Just after kick off, we’re still not going nuts. We’re waiting for a cue from the other group. We’re waiting for them to finish a round of “Oh When the Reds”.
I WANT TO BE IN THAT NUMBER. OH WHEN THE REDS GO MARCHING IN.

It’s at that point where we came unhinged. The looks from the crowd around were first of astonishment. Then of wonder. There were those that got up to complain to stadium staff. Some seemed to enjoy the energy. The supporters group at the front of our section were probably the least happy to see us.

Within 30 minutes, I was hoarse from singing. By this point, security and a few of Montreal’s Finest have cordoned our group off, more so to protect us than anything else. To put it in perspective, there was 250-300 in the away section with 5 or 6 security guards. Our group was 35-40 with 6 security guards and 4 police officers.

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We don’t seem to mind the extra attention. We’re there to support our club.
Then came the 40th minute, Jozy Altidore is taken down in the box. The ref points straight to the spot. Seba time. Seba shoots left. The keeper guesses right. But it doesn’t matter. He’s placed it in the corner. One to nil. Insanity ensues. I believe at this point someone has grabbed me so hard it left a bruise. I just don’t care.

SIAM VENUTI FIN QUA
SIAM VENUTI FIN QUA
PER VEDERE SEGNARE SEBA

We’ve came all this way to see Seba score. It means even more when drive 5 and a half hours to see it happen.

Halftime comes. I think it’s for the best that I don’t get up and go anywhere. Greg Young from the TFC front office comes over to say hello. He’s glowing. He loves the energy. A gentleman from the Impact, who exemplifies what you think of when you think jovial, heavyset Frenchman, comes over and echoes that sentiment. At a time when MLS is harassing supporters groups and imposing inconsistent and overreaching sanctions, it’s wonderful to hear from people in club offices that understand that, without real support, there is no club. There is no league. There is no soccer.

As the second half kicks off, we roar back as well. We’re coordinating our chants as direct responses to anything the Impact supporters do. We’re even doing call and response chants with the other TFC section. We are at full tilt.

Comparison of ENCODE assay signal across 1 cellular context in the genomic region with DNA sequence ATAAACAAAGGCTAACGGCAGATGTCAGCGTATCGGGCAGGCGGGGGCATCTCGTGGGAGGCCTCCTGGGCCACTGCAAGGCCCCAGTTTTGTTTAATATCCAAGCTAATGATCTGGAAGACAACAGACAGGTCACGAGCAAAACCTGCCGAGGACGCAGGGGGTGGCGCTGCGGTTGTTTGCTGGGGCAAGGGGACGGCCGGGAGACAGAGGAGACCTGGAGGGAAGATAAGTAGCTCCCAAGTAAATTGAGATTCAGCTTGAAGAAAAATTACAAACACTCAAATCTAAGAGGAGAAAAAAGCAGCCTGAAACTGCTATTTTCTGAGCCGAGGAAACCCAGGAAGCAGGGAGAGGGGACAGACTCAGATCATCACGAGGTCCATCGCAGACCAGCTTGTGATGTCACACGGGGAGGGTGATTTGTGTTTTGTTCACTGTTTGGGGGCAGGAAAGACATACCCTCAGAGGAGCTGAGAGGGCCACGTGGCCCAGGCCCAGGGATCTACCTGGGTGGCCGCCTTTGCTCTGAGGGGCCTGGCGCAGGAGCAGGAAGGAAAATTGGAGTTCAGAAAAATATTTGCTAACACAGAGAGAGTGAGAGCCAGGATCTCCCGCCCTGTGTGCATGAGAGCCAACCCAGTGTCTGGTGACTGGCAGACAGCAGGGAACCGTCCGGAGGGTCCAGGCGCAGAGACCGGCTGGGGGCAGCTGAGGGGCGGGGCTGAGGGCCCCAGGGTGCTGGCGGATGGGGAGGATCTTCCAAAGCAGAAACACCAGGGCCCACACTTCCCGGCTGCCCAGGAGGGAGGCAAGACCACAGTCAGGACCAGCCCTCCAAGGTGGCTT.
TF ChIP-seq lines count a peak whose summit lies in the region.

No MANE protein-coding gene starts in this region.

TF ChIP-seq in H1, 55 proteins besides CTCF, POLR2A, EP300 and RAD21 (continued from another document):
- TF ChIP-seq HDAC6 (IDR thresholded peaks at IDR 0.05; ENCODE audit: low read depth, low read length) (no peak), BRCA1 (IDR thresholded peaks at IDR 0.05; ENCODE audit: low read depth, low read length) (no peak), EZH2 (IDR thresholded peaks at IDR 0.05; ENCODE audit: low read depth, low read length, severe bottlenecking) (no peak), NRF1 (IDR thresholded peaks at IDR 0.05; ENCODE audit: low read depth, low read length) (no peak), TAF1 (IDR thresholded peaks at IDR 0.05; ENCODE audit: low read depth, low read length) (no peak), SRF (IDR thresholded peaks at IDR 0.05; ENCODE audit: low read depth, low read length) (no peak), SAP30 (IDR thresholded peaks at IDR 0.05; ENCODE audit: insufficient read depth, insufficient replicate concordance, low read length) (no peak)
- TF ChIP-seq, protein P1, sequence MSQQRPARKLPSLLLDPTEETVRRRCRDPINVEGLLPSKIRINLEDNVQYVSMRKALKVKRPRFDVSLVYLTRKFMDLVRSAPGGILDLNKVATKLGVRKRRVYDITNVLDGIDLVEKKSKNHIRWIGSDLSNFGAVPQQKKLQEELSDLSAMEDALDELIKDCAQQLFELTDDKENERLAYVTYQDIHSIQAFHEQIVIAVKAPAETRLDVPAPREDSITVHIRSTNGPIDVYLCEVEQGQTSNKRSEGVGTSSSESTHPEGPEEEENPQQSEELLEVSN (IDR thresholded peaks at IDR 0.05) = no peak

We go for 35 minutes and we are really starting to get some glares. The feeling that something could happen at any moment begins to return. Only one man can break that. Giovinco takes a pass from Jonathan Osorio and finishes first time with his weak foot. An absolutely stunning goal that will show up in highlight reels for the rest of the season.
Our entire group mobs together. Beer goes flying in the celebration. Some of it ends up on some Montreal supporters in front of us. Some guy takes his belt off. There’s some pushing and some figuring pointing and the police step in to cool the situation. We could care less though. We’re up 2 nil in enemy territory. Nothing can stop this high.

At full time, I finally sit down. The rest of the group is still singing but I’m completely spent. It’s been such a long day. Between all that time in the car and 90 minutes of singing and the absolute emotion of the day, I just can’t keep going. But it’s not over yet.
Security decides to keep us in place until the stadium is empty. So we sing. And we keep singing. And then we get a security escort through the stadium. And we sing the whole way to the gate.

And just when you would think we are done, they escort us all the way to the Metro station. We sing all the way.

The only reason we stop singing is to say thank you to security and the Montreal Police.
At that point, we sing our way on to the trip and on to a night of revelry.

Now, I’m almost a week removed from my first away day and it has truly changed me. Not only has it strengthened my love for my club, it has strengthened my love for the game.


By Jeff Plummer, Guest Writer for TFN on 02/05/2016 at 11:30

Follow Jeff on Twitter @Prime_Time_Pope